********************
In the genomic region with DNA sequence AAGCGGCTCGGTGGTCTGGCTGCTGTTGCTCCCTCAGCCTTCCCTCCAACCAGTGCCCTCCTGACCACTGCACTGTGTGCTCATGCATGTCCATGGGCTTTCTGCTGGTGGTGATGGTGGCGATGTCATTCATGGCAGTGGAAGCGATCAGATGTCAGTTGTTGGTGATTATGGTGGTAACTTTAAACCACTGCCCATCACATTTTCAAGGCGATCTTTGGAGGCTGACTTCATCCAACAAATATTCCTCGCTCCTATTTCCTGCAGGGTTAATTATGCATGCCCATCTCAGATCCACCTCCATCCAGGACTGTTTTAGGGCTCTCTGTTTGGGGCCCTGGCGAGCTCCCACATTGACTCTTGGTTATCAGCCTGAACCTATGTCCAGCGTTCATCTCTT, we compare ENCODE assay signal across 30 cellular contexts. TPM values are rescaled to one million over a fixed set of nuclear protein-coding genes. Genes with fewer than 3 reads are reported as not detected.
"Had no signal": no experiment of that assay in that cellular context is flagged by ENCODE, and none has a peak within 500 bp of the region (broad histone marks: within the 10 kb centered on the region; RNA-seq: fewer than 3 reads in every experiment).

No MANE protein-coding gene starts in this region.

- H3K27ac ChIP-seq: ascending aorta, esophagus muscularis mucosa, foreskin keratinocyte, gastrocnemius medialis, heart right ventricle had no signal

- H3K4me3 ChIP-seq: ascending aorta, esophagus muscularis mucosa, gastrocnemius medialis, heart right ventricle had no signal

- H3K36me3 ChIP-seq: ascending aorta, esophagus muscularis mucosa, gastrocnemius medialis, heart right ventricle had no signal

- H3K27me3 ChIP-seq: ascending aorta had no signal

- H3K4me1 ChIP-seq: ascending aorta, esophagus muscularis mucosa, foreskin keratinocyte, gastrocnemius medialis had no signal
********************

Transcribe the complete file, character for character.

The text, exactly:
In the genomic region with DNA sequence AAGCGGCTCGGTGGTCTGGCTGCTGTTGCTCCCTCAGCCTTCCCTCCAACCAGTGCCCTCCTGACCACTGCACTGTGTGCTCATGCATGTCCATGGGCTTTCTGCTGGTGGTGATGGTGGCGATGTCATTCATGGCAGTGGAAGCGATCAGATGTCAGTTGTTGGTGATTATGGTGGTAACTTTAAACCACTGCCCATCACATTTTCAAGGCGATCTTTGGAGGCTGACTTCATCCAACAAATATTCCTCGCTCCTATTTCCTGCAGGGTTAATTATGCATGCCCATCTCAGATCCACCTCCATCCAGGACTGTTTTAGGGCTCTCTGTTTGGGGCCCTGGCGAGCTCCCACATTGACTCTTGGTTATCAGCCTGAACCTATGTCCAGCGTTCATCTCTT, we compare ENCODE assay signal across 30 cellular contexts. TPM values are rescaled to one million over a fixed set of nuclear protein-coding genes. Genes with fewer than 3 reads are reported as not detected.
"Had no signal": no experiment of that assay in that cellular context is flagged by ENCODE, and none has a peak within 500 bp of the region (broad histone marks: within the 10 kb centered on the region; RNA-seq: fewer than 3 reads in every experiment).

No MANE protein-coding gene starts in this region.

- H3K27ac ChIP-seq: ascending aorta, esophagus muscularis mucosa, foreskin keratinocyte, gastrocnemius medialis, heart right ventricle had no signal

- H3K4me3 ChIP-seq: ascending aorta, esophagus muscularis mucosa, gastrocnemius medialis, heart right ventricle had no signal

- H3K36me3 ChIP-seq: ascending aorta, esophagus muscularis mucosa, gastrocnemius medialis, heart right ventricle had no signal

- H3K27me3 ChIP-seq: ascending aorta had no signal

- H3K4me1 ChIP-seq: ascending aorta, esophagus muscularis mucosa, foreskin keratinocyte, gastrocnemius medialis had no signal